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Catalyze 2023: Councilmember Copley Gerdes

Mark Parker



We’re asking thought leaders, business people and creatives to talk about 2023 and give us catalyzing ideas for making St. Pete a better place to live. What should our city look like? What are their hopes, their plans, their problem solving-ideas? This is Catalyze 2023.

As a representative of St. Petersburg’s District 1, which encompasses the city’s west side, Councilmember Copley Gerdes would like to see 2023 bring more growth and opportunities to the area.

During recent one-on-one talks with city administrators, Gerdes said, he expressed his desire to create a unified West Central Avenue business group. He said it would focus on smaller organizations in the area and provide much-needed and deserved assistance.

Gerdes relayed his excitement for the recently approved West Central Avenue redevelopment plan. That corridor is a critical connector for St. Petersburg and links residents and visitors to downtown, the beaches and commercial districts. However, he would like to increase communication, “eyeball to eyeball,” among the area’s stakeholders and city officials.

“Make sure our west businesses are getting the support they need like they would in downtown or the Edge District and places like that,” added Gerdes. “Just share best practices … and get feedback on what’s happening, what the landscape looks like and what they are hearing and feeling.

“That’s really powerful to bring back to the dais.”

Gerdes also expressed his anticipation to address the St. Petersburg Municipal Marina, a key downtown asset that has fallen into disrepair. He said city officials must move that project forward with a sense of urgency, and he hopes to make progress before winter turns to spring.

He expects city administration to provide an update regarding a potential renovation and operation agreement with Tennessee-based Safe Harbor Development early next year. At the last formal discussion in May, council members voted 5-3 to hear more details on a potential contract and a cost comparison to the city overseeing the process.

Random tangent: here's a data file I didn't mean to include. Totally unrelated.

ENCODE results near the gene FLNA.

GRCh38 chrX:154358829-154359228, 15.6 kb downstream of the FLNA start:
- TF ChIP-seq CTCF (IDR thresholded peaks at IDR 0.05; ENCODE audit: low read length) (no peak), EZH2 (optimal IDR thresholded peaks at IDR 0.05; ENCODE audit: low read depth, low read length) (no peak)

At that meeting, City Administrator Rob Gerdes – the councilmember’s uncle – said his team was finalizing a proforma for the city to complete the redevelopment and that he would bring that to the council as soon as possible. Councilmember Gerdes said he prefers to go with the administration’s selection. “If we don’t – no matter what, we have to move forward,” he added. “We owe it to our waterfront, we owe it to our slip holders and we owe it to our residents to have a beautiful marina. And we’re behind on that right now.”

Looking back at his first year in office, Gerdes said the council tackled some important issues – like dedicating 76% of American Rescue Plan Act funding to housing – and handled various challenges “very well.”

He believes city leadership continues to learn and improve and credited the people they serve for showing up in a way “that makes me really proud to be a part of St. Petersburg.”

Gerdes said he looks forward to a selection from “four really good” Tropicana Field/Historic Gas Plant District Redevelopment proposals and smaller projects like infrastructure improvements and new developments along the 22nd Street South corridor.

He also listed the Trails Crossing initiative, which would transform blighted areas underneath I-275 into vibrant spaces that connect disjoined neighborhoods, as one of the “cool little steps that I think continue to make our city an awesome place.”

Gerdes hopes to be the best councilman, small business owner, husband, dad, brother and friend possible in 2023. After a challenging year that followed a pandemic, his wife’s recovery from cancer and his election, he believes a year of experience on the dais will help him blend those roles.

“I’m excited to have a year to where I feel like we’ve got a little bit of a running start in the Gerdes household,” he said. “So, I’m excited to jump into that.”

City council “moves the needle every day,” Gerdes stated. He elaborated that often results from the little things – helping people with permit information or understanding an ordinance – rather than public votes on Thursdays.

It could also be just picking up the phone and lending an ear to constituents, and Gerdes said those are the things he tells his wife and kids about during family evenings.

“So, at the end of the day, it’s all worth it,” he added. “And I’m just super blessed to be able to do it.”



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1 Comment

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    Robyn Marcus

    December 23, 2022at8:55 pm

    Keep St Petersburg charm alive! And your enthusiasm for building and expanding, we are very cultural City and if we lose the capacity to house our own residence we will lose that place we call home!

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